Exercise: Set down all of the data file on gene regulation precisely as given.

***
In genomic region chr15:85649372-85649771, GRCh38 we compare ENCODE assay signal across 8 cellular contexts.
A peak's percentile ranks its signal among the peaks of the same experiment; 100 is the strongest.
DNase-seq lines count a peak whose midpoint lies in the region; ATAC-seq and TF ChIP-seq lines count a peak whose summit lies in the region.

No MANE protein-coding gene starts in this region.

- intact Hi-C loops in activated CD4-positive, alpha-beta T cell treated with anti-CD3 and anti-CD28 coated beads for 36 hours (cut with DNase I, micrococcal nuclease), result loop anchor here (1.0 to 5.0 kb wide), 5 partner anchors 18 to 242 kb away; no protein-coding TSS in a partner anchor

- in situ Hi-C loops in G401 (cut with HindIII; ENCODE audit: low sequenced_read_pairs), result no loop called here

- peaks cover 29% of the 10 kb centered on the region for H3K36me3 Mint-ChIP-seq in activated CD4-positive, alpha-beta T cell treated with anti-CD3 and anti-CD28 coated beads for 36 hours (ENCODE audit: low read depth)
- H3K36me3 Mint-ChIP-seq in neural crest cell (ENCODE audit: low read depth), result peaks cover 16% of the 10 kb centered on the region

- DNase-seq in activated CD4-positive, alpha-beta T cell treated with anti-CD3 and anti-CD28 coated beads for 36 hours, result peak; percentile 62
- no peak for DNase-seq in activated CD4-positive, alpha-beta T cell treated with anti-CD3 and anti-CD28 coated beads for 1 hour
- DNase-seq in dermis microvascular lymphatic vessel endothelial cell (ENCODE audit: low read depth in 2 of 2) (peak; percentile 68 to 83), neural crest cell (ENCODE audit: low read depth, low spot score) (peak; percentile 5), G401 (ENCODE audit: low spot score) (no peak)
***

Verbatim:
In genomic region chr15:85649372-85649771, GRCh38 we compare ENCODE assay signal across 8 cellular contexts.
A peak's percentile ranks its signal among the peaks of the same experiment; 100 is the strongest.
DNase-seq lines count a peak whose midpoint lies in the region; ATAC-seq and TF ChIP-seq lines count a peak whose summit lies in the region.

No MANE protein-coding gene starts in this region.

- intact Hi-C loops in activated CD4-positive, alpha-beta T cell treated with anti-CD3 and anti-CD28 coated beads for 36 hours (cut with DNase I, micrococcal nuclease), result loop anchor here (1.0 to 5.0 kb wide), 5 partner anchors 18 to 242 kb away; no protein-coding TSS in a partner anchor

- in situ Hi-C loops in G401 (cut with HindIII; ENCODE audit: low sequenced_read_pairs), result no loop called here

- peaks cover 29% of the 10 kb centered on the region for H3K36me3 Mint-ChIP-seq in activated CD4-positive, alpha-beta T cell treated with anti-CD3 and anti-CD28 coated beads for 36 hours (ENCODE audit: low read depth)
- H3K36me3 Mint-ChIP-seq in neural crest cell (ENCODE audit: low read depth), result peaks cover 16% of the 10 kb centered on the region

- DNase-seq in activated CD4-positive, alpha-beta T cell treated with anti-CD3 and anti-CD28 coated beads for 36 hours, result peak; percentile 62
- no peak for DNase-seq in activated CD4-positive, alpha-beta T cell treated with anti-CD3 and anti-CD28 coated beads for 1 hour
- DNase-seq in dermis microvascular lymphatic vessel endothelial cell (ENCODE audit: low read depth in 2 of 2) (peak; percentile 68 to 83), neural crest cell (ENCODE audit: low read depth, low spot score) (peak; percentile 5), G401 (ENCODE audit: low spot score) (no peak)